For a very long time people have been making money on the Internet by taking other people's websites and jamming a bunch of them into the same server and branding it. First it was GeoCities with their bundle of servers running your mom's baking website. Then it was every other person with a cPanel license standing up servers for their friends. Now it's companies building Platforms as a Service (PaaS). Each time the goal is the same -- get as many people to sign up and squeeze them into as few servers as possible.
The problem with these services is that both parties in the hosting arrangement (the provider and the customer) have different goals and incentives. The hosting provider wants to reduce their expenses by cramming as many customers into the smallest resource pool possible while the customer wants to have as many resources available while reducing their costs. These two goals are mutually exclusive.
A good example of this has popped up recently regarding Heroku's platform. James Somers over at Rap Genius wrote a wonderful piece about the dirty secrets he discovered about Heroku's platform.
In mid-2010, Heroku redesigned its routing mesh so that new requests would be routed, not to the first available dyno, but randomly, regardless of whether a request was in progress at the destination.
James Somers, 2012
Heroku sells dynos which act as application servers -- a single threaded application processing one request at a time. When you have two dynos running, you can run two instances of your application concurrently. Adding more dynos adds additional concurrency as long as new requests are sent to idle dynos.
As James discovered, at scale, this model became too expensive for Heroku to maintain. Keeping the routing queue intelligent meant more cost for Heroku to maintain the infrastructure which isn't billable to one customer. By making the routers dumb (random), they were able to foist the cost onto the customers by forcing them to purchase additional dynos to improve performance. This is where the mutually exclusive business goals came into play.
Heroku didn't have an incentive to disclose their routing changes to their customers -- the changes don't help customers in any way, it only costs them more money. Customers who want to reduce their costs were looking at inaccurate reporting trying to make sense of numbers that really didn't have any indication of the true problem.
Now that Heroku has been outed, they're pleading dumb -- in their follow-up blog post they do a good job of explaining the problem but fall short of actually promising to solve anything for existing customers.
To reiterate, here is what we are doing now:
- Improving our documentation so that it accurately reflects how our service works across both Bamboo and Cedar stacks
- Removing incorrect and confusing metrics reported by Heroku or partner services like New Relic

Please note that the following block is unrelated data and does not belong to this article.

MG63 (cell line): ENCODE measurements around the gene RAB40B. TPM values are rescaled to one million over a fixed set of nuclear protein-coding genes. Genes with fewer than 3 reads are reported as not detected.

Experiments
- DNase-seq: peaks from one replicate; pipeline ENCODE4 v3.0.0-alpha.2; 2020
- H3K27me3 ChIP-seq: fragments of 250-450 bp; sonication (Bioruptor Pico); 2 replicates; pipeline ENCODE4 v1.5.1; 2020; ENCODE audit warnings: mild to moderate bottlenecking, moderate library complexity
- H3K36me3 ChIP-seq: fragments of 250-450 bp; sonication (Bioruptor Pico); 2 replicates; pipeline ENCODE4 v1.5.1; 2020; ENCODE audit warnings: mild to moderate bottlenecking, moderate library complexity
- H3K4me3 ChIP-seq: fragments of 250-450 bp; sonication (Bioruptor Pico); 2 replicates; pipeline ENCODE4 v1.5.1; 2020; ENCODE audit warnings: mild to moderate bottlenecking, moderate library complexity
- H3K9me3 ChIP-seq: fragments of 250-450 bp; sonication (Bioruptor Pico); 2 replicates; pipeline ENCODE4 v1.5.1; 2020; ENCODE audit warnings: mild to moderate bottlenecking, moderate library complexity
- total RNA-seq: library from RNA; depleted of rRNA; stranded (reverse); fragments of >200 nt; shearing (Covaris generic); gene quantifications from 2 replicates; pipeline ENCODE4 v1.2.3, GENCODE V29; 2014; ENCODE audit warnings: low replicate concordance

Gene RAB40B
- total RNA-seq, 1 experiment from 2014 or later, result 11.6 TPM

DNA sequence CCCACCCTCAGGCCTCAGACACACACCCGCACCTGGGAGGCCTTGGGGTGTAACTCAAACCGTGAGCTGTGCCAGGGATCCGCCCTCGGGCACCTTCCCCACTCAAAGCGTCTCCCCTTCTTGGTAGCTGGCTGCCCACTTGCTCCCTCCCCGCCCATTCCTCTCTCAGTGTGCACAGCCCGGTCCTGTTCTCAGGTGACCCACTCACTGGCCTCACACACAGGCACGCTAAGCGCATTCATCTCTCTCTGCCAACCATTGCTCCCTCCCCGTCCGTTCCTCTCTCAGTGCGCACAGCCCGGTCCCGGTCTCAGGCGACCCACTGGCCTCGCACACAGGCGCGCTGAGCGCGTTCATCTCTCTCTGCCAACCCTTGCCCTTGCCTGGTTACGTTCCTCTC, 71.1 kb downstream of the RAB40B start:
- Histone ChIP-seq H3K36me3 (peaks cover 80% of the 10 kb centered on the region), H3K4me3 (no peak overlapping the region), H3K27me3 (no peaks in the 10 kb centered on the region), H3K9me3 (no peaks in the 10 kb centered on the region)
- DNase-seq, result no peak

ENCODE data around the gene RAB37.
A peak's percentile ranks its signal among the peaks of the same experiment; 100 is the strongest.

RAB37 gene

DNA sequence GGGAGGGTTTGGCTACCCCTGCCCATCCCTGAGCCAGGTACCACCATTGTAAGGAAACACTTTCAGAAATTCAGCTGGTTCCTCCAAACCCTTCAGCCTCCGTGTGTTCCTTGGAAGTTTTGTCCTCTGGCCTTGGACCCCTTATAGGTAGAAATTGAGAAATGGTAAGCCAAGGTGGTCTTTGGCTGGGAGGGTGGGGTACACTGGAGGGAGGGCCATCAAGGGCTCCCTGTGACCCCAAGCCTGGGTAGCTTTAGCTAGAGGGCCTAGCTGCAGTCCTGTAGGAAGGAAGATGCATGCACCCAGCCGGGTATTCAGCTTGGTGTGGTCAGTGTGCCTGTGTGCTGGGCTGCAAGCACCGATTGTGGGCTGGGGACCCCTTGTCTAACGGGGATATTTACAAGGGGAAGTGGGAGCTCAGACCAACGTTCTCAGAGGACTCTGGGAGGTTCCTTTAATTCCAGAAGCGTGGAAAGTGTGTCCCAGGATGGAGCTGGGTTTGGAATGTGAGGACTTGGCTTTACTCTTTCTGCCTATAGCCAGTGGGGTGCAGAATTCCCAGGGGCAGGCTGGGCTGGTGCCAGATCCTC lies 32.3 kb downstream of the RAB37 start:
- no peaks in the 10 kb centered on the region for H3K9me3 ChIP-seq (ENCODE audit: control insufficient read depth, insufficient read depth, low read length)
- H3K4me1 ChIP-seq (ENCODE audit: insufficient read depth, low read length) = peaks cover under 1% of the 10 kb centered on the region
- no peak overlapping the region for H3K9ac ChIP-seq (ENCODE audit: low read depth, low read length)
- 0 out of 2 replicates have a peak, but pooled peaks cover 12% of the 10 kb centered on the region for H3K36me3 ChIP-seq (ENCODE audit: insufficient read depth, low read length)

- Adding metrics that let customers determine queuing impact on application response times
- Providing additional tools that developers can use to augment our latency and queuing metrics
- Working to better support concurrent-request Rails apps on Cedar
Jesper, Heroku Inc., 2012
Notice how they aren't promising to go back to the old ways of routing intelligently -- that would require them to spend money on infrastructure. Updating documentation is cheap and doesn't solve anything. Fixing the reporting is only going to show Heroku users that they need to spend more money (possibly exponentially) on dynos to get additional performance increases. The only measurable improvement to the Heroku service is to parts which directly affect the cost of a dyno -- more concurrency in a single application requires larger, more expensive dynos.
This whole situation just highlights the fact that hosting providers are not looking to save their customers money. They're in the business of making money and anything that isn't directly billable to a customer isn't worth investing in.
If you really want to get your moneys worth from your hosting costs learn to be your own sysadmin. Don't let someone else run part of your application, own everything. Take back your webstack. Make sure you know exactly how each part of your environment works so you can identify problems before they arise. If you're relying on someone else to run it for you, you're paying them to give you the cheapest service they can.
A hosting provider's interests lie in pushing as many customers into the same resource pool as possible. This means taking control away from their customers and insisting that they know best. Take back control of your environment by refusing to accept anything less than full disclosure. Spend the time to learn best practices or ask someone knowledgeable to teach you.
Spending the money to become your own SysAdmin will give you peace of mind knowing you have control over your own systems.